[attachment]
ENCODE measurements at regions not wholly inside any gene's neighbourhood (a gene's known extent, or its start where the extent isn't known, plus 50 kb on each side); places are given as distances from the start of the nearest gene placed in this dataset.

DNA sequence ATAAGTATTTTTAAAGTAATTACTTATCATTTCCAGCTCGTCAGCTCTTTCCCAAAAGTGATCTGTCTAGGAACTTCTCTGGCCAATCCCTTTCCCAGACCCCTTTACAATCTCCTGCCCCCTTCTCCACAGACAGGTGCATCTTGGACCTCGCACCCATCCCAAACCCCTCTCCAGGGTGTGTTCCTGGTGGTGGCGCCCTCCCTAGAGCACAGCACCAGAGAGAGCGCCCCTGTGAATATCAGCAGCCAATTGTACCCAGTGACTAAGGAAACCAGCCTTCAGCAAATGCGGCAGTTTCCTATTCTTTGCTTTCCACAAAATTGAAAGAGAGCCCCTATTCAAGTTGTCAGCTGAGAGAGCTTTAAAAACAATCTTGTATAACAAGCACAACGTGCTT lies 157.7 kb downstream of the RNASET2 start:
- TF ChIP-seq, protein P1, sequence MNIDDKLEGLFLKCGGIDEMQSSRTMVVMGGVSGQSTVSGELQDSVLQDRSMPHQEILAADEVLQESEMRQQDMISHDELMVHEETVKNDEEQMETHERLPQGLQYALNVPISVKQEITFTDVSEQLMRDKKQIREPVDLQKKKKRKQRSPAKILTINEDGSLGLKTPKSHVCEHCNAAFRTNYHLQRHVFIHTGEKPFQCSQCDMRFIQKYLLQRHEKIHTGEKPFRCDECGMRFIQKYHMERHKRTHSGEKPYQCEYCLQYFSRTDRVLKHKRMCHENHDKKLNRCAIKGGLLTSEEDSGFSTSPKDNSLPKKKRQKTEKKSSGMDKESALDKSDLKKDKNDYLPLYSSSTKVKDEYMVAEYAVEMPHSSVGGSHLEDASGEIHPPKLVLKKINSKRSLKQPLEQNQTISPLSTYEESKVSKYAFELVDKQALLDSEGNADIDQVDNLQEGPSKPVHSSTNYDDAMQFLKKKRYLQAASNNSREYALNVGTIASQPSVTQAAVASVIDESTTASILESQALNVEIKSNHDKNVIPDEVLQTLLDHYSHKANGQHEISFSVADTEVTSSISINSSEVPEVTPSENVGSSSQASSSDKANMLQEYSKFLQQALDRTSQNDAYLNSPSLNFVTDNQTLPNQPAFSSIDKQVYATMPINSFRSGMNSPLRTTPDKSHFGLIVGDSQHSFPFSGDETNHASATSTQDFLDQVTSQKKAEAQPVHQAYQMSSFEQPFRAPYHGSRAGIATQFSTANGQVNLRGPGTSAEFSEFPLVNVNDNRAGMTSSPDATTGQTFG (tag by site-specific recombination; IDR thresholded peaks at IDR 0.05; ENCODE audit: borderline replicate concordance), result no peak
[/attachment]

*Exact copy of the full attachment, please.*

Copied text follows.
ENCODE measurements at regions not wholly inside any gene's neighbourhood (a gene's known extent, or its start where the extent isn't known, plus 50 kb on each side); places are given as distances from the start of the nearest gene placed in this dataset.

DNA sequence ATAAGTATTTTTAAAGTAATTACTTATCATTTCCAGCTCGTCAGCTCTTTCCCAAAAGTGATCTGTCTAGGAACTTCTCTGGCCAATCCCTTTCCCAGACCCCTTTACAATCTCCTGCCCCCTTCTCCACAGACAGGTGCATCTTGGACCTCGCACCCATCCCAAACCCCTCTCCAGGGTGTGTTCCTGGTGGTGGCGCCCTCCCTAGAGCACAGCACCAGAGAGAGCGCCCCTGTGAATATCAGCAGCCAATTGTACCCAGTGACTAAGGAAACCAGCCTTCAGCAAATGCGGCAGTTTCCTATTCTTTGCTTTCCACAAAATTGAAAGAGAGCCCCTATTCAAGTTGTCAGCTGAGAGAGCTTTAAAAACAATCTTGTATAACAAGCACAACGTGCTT lies 157.7 kb downstream of the RNASET2 start:
- TF ChIP-seq, protein P1, sequence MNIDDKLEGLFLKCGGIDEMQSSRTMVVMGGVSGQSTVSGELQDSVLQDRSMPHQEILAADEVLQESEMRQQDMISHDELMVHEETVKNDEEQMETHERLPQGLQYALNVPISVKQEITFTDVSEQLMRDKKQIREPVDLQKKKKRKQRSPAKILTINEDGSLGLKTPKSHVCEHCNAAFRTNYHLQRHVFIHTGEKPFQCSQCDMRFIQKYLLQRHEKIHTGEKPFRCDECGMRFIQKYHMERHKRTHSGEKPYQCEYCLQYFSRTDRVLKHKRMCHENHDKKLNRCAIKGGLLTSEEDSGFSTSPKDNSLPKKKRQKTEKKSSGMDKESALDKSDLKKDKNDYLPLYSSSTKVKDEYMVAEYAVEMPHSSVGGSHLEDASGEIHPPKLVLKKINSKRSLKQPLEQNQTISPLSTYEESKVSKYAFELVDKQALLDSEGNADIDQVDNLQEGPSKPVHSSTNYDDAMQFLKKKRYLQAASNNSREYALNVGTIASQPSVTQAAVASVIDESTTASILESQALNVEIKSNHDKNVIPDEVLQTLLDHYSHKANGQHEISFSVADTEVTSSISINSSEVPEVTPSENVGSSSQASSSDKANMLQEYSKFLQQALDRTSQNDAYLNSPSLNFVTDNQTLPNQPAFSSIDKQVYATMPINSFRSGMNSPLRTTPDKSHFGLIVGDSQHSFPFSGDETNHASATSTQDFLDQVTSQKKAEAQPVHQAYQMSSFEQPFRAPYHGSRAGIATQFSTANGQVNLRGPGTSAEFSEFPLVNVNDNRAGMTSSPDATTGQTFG (tag by site-specific recombination; IDR thresholded peaks at IDR 0.05; ENCODE audit: borderline replicate concordance), result no peak